It is commonplace that foreign students face numerous challenges whenever they take up a different language. In America, for example, all learning takes place in English, and foreign students are expected to adapt quickly. Consequently, theories exist concerning the suitability of this requirement, with scholars presenting their views for or against the same. As a result, this paper studies common views and divergent opinions on the topic as presented by Amy Tan and Richard Rodriguez concerning this topic.
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Both authors agree on the fact that students experience drastic changes in their life, which often pushes them to adopt this choice. Foremost, resistance to change often limits the options available to a person in their new society. Inferiority complex habitually affects these people thereby curbing their creativity and participation levels in school and societal ventures. As a result, confidence levels remain diminished, making persons miserable. This is because they view themselves as unworthy misfits and outsiders in their environment.
They also note a lack of regret for their choice to adopt English. This is accurate since they both acknowledge that their present achievements would be impossible if they stuck to their native language. They do not cite any objections, logical arguments, or studies against the adoption of a new language. Both writers have become better persons after they accepted English as a medium of communication since it enabled them to earn recognition in society and live their lives comfortably, without any interference or inconvenience. It is noteworthy that these common areas do not imply the absence of a difference in opinion by the two writers. These variations dominate subsequent paragraphs.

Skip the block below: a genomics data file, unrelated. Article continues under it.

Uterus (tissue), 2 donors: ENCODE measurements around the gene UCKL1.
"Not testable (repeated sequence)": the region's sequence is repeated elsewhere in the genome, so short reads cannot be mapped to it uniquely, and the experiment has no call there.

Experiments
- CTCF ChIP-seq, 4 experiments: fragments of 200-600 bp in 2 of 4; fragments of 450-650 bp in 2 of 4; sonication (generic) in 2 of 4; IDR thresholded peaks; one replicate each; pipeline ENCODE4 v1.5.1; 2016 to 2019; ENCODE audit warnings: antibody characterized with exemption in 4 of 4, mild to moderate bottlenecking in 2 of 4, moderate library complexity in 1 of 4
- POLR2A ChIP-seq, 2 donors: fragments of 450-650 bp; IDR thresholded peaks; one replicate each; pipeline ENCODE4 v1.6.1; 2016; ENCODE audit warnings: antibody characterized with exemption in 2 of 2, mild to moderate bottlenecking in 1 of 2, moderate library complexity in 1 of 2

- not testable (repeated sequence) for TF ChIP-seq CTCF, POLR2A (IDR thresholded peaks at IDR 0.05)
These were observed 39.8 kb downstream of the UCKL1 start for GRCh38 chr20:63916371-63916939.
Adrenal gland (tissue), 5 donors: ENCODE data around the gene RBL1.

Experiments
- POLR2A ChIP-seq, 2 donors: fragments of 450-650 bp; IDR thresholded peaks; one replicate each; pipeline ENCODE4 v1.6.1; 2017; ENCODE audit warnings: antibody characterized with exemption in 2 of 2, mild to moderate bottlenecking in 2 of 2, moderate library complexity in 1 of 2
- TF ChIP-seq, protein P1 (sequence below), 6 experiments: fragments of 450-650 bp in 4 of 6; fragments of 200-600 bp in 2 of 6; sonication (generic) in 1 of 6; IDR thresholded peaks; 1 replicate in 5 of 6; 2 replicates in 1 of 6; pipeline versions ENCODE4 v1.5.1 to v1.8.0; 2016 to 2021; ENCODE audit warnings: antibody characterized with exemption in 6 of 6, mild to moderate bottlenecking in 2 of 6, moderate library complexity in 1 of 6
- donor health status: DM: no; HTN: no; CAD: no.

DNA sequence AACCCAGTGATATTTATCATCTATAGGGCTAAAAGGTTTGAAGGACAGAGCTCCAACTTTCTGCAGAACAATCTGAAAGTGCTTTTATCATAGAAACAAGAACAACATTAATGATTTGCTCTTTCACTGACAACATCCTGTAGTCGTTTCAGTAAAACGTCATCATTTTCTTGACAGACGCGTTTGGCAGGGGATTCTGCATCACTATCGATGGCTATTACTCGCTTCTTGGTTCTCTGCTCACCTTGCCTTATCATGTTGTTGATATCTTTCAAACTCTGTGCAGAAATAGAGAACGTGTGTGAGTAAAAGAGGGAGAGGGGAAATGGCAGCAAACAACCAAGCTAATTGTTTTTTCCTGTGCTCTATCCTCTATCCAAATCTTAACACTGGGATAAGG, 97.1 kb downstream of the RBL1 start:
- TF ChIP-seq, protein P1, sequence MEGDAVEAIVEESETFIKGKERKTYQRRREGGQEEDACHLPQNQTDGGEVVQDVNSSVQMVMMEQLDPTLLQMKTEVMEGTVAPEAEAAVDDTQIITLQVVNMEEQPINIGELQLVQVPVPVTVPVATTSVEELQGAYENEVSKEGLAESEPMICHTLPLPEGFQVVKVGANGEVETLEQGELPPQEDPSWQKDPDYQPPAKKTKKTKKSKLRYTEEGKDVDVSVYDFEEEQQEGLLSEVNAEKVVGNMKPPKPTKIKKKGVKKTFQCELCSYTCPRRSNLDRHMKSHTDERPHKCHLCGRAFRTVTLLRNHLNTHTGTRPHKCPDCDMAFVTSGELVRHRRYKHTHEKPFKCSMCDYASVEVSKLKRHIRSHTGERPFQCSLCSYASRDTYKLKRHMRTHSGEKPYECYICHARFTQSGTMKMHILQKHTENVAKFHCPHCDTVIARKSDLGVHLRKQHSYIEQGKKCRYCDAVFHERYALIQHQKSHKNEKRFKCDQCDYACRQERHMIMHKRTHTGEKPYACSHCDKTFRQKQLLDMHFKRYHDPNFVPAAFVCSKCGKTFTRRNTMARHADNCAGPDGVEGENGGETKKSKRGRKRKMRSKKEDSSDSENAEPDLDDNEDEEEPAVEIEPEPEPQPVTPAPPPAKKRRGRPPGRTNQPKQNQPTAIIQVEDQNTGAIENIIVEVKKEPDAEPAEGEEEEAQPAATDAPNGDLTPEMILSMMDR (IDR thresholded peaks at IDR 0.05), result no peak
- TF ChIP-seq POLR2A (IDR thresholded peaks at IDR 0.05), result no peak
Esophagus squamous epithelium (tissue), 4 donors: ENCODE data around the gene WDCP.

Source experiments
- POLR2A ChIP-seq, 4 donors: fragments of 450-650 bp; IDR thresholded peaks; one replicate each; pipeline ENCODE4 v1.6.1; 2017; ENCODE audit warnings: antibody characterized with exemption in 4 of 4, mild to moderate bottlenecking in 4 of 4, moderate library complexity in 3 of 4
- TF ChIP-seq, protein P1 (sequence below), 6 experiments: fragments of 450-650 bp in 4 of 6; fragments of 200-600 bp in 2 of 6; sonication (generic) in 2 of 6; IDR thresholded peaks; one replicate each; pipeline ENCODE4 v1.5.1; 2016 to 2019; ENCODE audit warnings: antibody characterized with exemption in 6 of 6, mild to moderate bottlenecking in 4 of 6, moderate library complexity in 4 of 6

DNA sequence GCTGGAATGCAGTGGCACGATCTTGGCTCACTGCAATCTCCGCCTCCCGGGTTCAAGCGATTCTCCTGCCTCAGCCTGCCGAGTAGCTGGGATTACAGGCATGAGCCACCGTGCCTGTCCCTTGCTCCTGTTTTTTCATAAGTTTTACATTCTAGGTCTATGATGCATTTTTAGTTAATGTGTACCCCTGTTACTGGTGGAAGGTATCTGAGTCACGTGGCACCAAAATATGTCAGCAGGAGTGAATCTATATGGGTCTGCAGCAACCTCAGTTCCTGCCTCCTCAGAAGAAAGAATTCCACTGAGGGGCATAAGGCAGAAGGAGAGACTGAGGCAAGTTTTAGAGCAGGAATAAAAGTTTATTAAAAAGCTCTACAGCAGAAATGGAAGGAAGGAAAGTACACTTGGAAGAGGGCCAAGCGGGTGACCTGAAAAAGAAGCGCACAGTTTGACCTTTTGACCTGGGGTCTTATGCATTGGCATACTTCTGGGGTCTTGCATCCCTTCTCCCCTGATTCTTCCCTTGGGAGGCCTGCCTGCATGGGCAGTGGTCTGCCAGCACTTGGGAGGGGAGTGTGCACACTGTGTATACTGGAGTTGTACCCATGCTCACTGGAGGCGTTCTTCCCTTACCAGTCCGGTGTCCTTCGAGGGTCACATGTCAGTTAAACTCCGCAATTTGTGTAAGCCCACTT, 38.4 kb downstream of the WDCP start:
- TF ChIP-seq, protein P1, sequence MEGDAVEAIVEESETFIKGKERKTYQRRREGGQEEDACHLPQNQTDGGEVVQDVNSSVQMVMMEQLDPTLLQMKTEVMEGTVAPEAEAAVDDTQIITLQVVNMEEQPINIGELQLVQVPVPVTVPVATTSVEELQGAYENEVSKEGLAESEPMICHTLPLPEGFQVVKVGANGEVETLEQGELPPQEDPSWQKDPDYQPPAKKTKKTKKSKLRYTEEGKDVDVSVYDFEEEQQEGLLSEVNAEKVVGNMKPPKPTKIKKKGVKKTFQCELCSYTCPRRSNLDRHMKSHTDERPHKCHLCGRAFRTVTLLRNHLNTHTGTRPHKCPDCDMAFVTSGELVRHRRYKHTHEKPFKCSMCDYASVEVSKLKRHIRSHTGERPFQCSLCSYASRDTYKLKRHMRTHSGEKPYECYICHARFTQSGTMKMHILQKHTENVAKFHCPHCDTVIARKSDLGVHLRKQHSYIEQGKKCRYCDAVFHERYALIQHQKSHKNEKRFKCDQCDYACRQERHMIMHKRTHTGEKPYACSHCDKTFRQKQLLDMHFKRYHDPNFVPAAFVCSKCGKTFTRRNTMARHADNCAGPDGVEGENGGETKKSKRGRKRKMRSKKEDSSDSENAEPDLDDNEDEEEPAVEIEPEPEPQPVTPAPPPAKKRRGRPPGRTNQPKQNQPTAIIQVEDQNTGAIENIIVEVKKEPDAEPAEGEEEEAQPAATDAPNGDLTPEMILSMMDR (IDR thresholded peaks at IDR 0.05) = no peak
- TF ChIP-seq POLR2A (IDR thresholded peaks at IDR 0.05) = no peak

Tan argues that persons should not lose touch with their native language entirely. This is because it incorporates a different dimension to their conversations, most of which are overlooked when using English. Native speakers can convey passion, rhythm, imagery, and intent in a manner different from English speakers. This phenomenon mostly affects persons who have adopted English as a second language. This makes communication a nightmare for these persons during the communication process.
She also argues that the mother tongue affects the quality of English spoken by these persons. This is because of the glaring differences between the two languages. For example, sentence structures, logic, and flow of ideas vary between different languages. This implies that persons have to conceive ideas in their native language before translating them to English. This is a great inconvenience since the original meaning and intent of a person are often lost in the process. She further cites her experience with English exams during her school life, where she could not respond to a simple logical question but had to think extensively before providing a straightforward answer.